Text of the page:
Having a strong company culture is even more vital in a veterinary practice than it is in a big corporate business. If you don’t put conscious effort into it, you may find you end up with a toxic company culture that hurts both your patients and your bottom line.
So, how do you improve company culture? Read on to find out.
- Establish purpose
This may seem superfluous in the vet industry. You’re here to heal animals. But there’s a bit more to it than that. Establishing purpose might include:
- Posting a mission statement
- Circulating your core values
- Setting clear expectations for all staff
- Setting project timelines
- Holding regular meetings where everyone in the practice attends and shares progress
This kind of clarity will boost everyone’s productivity and motivation.
- Open up communication
Everyone in your organisation needs to feel able to speak their mind, and everyone needs to be kept in the loop about expectations and how projects are going. If not, your people will feel undervalued and disengaged, and are likely to become statistics in the growing attrition rate in the vet industry.
- Lead by example
If you share a mission statement or a list of company values, make sure you study them and do your best to live by them yourself. Walking your talk is vital to demonstrate integrity and build trust.
- Create psychological safety
According to a Google study, the most effective teams are those that create a culture of psychological safety – one where people feel safe to be themselves and express themselves. As well as encouraging people to own their mistakes and admit when they’re struggling, take the lead by doing so yourself – and reward honesty with respect and support, not blame.
- Schedule team building
Now that social distancing is over, it’s a great time to help your people bond with a good old-fashioned in-person team-building event.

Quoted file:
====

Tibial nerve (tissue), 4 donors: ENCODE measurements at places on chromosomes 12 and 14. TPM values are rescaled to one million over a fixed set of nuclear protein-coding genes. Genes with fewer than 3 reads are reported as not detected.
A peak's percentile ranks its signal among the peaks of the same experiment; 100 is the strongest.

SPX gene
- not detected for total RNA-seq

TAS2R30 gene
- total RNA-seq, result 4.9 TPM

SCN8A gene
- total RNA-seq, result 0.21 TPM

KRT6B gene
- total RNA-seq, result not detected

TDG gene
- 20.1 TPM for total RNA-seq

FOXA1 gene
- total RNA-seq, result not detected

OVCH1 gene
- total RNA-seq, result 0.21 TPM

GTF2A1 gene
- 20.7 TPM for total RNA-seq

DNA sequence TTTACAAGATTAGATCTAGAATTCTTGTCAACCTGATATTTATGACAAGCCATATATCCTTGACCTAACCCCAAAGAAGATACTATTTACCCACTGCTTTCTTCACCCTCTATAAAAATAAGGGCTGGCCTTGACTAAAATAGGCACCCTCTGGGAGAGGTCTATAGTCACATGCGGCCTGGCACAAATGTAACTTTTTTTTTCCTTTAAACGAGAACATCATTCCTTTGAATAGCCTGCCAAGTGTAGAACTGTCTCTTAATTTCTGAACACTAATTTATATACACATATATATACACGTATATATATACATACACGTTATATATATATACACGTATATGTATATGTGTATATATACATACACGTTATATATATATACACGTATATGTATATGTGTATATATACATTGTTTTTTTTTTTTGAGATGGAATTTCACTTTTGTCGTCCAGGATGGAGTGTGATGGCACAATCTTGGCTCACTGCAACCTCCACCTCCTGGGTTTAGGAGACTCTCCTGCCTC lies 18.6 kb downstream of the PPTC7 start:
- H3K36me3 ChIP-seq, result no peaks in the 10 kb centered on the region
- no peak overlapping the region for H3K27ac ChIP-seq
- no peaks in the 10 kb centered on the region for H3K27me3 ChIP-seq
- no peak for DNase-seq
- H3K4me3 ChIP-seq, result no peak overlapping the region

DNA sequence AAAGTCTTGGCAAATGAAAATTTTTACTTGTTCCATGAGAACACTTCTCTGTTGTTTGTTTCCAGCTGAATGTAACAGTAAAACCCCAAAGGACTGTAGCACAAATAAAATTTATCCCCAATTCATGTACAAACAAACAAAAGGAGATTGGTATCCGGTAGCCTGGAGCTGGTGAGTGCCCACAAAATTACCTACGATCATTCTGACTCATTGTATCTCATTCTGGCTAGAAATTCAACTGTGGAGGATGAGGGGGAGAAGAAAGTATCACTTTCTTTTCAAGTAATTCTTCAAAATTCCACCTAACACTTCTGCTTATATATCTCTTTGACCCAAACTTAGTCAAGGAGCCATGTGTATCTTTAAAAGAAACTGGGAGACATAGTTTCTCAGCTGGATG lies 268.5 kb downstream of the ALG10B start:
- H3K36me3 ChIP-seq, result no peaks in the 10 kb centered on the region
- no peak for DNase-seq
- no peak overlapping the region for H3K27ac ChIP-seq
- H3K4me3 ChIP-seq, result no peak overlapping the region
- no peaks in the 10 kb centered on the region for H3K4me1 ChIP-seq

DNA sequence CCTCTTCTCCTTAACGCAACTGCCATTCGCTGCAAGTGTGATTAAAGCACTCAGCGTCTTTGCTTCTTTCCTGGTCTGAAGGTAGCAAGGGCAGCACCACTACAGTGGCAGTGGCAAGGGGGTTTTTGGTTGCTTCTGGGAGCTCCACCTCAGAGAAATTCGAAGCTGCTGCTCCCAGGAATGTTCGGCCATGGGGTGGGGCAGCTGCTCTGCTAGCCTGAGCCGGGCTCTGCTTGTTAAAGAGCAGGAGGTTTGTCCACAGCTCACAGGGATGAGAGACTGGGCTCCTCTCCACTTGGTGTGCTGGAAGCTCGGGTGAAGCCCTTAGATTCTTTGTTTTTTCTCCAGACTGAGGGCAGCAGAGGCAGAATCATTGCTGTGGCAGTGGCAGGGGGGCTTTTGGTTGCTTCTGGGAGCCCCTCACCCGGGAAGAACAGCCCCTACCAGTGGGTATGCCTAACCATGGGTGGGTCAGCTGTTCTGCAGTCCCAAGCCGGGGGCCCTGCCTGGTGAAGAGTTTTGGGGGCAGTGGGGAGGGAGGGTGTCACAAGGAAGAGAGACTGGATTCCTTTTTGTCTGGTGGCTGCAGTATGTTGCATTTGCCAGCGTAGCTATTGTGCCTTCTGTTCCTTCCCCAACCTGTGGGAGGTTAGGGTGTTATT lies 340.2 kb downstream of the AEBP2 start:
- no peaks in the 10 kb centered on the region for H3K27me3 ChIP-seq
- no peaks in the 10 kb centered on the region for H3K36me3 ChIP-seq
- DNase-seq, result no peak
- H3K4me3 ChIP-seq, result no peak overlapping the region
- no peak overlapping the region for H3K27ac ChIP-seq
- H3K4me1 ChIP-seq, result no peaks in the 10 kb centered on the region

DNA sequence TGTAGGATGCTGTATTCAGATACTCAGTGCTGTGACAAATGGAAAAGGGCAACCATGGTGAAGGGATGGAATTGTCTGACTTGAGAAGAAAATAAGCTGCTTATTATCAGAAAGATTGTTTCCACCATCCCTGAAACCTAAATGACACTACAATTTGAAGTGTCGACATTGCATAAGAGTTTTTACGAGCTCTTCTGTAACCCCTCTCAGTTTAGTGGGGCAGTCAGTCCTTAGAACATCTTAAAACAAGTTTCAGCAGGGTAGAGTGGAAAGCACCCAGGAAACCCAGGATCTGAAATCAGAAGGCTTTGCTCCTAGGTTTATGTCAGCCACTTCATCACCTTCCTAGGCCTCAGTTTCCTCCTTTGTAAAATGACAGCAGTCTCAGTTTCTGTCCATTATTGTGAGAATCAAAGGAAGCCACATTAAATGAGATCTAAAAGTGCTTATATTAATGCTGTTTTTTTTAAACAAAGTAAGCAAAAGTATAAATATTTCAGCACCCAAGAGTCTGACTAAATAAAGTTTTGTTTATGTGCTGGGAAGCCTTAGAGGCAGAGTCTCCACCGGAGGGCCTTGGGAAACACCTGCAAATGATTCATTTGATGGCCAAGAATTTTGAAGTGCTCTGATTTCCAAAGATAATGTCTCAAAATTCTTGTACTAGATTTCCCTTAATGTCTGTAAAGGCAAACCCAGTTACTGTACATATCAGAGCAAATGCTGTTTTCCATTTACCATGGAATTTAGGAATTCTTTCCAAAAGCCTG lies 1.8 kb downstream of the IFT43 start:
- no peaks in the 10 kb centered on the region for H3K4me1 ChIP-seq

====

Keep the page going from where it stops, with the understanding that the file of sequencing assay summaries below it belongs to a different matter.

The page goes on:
- Reward excellence
Don’t just give feedback when things go wrong – tell your employees what they’re doing right, and praise standout achievements in front of the whole team.
- Encourage mentoring
Support your senior employees in mentoring your junior ones. You may be surprised to find that both become more engaged as a result.
- Provide further learning
From senior vets to admin staff, make sure everyone has the opportunity to further their professional development. When they see a future of career progression with you, they’ll be more likely to stay.
- Be transparent
Again, this is about creating trust. Be honest about policies, expectations, rewards, disciplinary action, and where the practice is going.
- Call out problematic behaviour
Make it clear what behaviour isn’t tolerated in your practice. While this may seem harsh, showing you stand by your principles, and protect your people from unfair treatment, will win you respect and loyalty.
- Revisit your core values
If your practice has a hoary old list of values that none of the current staff had input on, bring it out and discuss it with your people, and ask how they’d improve or change it.
- Take stock of your company culture
Be honest with yourself: where could your culture improve? What’s working well? Ask your people to be honest with you too (perhaps anonymously!)
- Brainstorm improvements
Once you’re clear on what the issues are, get together with your management team and create policies to overcome them.
- Execute your plan
Share your policies with the rest of your people and start enforcing them. If someone acts in a way that goes against the new team culture, hold them accountable and educate them.
- Ask for feedback periodically
Don’t just ask for feedback once – keep doing it regularly, so you can continuously assess how your company culture is progressing.